Nuclear safety must be improved, says IAEA chief

June 20, 2011 05:06 pm | Updated December 04, 2021 11:00 pm IST - VIENNA

IAEA Director-General Yukiya Amano speaks at the Ministerial Conference on Nuclear Safety in Vienna on Monday.

IAEA Director-General Yukiya Amano speaks at the Ministerial Conference on Nuclear Safety in Vienna on Monday.

The head of the U.N. nuclear agency urged a worldwide rethink of safety measures to prevent new nuclear disasters, declaring on Monday that in the wake of the Fukushima catastrophe “business as usual is not an option.”

But Yukiya Amano, chief of the International Atomic Energy Agency, also acknowledged that improvements are only effective if countries apply them, in opening comments to the IAEA’s conference on nuclear safety.

While some countries at the 150-member IAEA’s meeting want any new safety regime to be mandatory, most prefer them to be voluntary. If the IAEA cannot enforce safety standards, those rules will be only as good as they are enforced by IAEA nations.

“Even the best safety standards are useless unless they are actually implemented,” Mr. Amano said.

A draft of the conference’s final statement made available to The Associated Press reflected that it was content to work on upgrading present safety practices and emergency measures without giving the IAEA an enforcing role.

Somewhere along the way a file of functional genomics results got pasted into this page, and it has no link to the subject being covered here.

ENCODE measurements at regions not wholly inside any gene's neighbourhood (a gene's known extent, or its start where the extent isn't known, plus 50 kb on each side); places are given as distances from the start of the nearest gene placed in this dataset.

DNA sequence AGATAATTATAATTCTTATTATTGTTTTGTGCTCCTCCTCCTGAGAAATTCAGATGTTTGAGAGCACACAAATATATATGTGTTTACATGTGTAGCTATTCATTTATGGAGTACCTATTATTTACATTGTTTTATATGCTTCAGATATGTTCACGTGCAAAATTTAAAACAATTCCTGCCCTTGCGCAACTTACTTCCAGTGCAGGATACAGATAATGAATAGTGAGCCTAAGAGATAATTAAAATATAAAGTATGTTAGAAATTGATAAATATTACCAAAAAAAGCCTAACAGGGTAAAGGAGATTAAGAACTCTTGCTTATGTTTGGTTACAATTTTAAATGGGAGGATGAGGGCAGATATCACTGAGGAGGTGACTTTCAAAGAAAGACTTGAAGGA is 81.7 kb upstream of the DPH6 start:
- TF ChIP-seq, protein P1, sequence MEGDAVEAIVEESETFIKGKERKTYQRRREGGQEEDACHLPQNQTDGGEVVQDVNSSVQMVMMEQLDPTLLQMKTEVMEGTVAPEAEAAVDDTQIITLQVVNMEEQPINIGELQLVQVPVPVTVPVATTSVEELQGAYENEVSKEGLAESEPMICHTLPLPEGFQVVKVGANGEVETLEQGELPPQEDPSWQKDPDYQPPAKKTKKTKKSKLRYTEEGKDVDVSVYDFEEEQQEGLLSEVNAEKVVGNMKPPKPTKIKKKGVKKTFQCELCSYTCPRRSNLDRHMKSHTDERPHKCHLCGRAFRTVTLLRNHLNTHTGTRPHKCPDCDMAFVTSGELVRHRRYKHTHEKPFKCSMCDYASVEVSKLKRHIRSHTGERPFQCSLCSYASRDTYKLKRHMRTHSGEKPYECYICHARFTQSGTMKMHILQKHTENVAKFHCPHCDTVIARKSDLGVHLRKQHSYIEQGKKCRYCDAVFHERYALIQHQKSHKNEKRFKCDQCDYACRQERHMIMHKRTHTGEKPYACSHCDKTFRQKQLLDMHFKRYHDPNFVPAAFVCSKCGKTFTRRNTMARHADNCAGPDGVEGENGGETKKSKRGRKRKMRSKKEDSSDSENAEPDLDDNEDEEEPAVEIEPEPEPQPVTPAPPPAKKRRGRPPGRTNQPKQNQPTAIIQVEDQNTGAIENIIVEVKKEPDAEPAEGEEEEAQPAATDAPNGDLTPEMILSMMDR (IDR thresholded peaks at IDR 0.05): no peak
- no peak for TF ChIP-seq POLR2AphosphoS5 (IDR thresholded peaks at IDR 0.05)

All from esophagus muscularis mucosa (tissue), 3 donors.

It called only for “a strengthened role of the IAEA in emergency preparedness and response by promoting and possibly expanding existing IAEA response and assistance capabilities.” And it urged countries on the threshold of civilian nuclear programs to “create a nuclear safety infrastructure based on IAEA safety standards.”

Outlining a five-point plan to strengthen nuclear reactor safety, Mr. Amano called for strengthening IAEA standards and ensuring they are applied; establishing regular safety reviews of all the world’s reactors; beefing up the effectiveness of national regulatory bodies; strengthening global emergency response systems, and increasing IAEA input in responding to emergencies.

He also urged that the INES scale — which classifies nuclear incidents on a seven-point scale — be revamped. The March accident at Japan’s Fukushima Daiichi accident was upgraded to seven — the highest on the scale — only on April 12. That was more than a month after a magnitude 9 earthquake and a devastating tsunami overwhelmed the Fukushima reactor’s cooling system and radiation started leaking into the atmosphere.

“Safety standards ... in particular those pertaining to multiple severe hazards such as tsunamis and earthquakes should be reviewed,” Mr. Amano told the meeting. He proposed “IAEA international expert peer reviews” to complement national safety checks, and establishing stockpiles of emergency equipment by reactor operators to try and prevent a replay of Fukushima.

Speaking for Japan, Economics Minister Banri Kaieda pledged that his country “will take drastic measures to ensure the highest level of safety” for its reactor network.

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